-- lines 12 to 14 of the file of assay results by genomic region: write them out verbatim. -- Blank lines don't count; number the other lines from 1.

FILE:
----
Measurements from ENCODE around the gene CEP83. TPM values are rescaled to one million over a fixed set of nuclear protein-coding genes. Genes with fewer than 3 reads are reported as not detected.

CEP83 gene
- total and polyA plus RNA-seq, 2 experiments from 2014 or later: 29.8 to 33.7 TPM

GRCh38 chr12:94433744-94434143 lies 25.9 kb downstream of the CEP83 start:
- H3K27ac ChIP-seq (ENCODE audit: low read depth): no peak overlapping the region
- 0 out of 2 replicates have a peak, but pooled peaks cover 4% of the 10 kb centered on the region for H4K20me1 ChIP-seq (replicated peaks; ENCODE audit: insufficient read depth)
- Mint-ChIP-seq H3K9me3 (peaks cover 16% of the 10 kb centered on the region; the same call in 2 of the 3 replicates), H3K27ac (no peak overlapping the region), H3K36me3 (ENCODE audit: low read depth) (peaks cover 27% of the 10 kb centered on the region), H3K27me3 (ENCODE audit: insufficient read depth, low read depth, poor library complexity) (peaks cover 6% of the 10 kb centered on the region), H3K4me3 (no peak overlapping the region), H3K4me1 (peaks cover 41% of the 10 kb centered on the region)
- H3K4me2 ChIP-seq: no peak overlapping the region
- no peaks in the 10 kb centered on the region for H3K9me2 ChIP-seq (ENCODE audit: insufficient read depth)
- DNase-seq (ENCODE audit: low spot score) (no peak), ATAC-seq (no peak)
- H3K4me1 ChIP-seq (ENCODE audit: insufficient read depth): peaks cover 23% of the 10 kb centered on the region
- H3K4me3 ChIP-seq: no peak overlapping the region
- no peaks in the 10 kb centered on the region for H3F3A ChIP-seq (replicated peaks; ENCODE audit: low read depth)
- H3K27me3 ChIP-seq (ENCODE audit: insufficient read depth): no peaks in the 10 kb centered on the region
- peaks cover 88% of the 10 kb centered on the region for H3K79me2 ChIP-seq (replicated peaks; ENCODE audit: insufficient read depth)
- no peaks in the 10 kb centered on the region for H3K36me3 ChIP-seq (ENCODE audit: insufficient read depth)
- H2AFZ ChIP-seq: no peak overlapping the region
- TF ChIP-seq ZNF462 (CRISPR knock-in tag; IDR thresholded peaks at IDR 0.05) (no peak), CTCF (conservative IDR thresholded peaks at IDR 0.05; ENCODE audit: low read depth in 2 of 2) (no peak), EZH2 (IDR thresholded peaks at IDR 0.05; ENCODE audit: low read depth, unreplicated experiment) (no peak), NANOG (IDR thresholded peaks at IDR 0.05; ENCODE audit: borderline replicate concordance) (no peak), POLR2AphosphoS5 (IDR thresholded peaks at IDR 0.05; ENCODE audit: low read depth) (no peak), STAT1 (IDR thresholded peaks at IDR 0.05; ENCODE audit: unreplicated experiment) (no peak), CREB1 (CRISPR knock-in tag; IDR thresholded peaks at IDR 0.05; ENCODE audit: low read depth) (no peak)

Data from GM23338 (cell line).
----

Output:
- H3K4me3 ChIP-seq: no peak overlapping the region
- no peaks in the 10 kb centered on the region for H3F3A ChIP-seq (replicated peaks; ENCODE audit: low read depth)
- H3K27me3 ChIP-seq (ENCODE audit: insufficient read depth): no peaks in the 10 kb centered on the region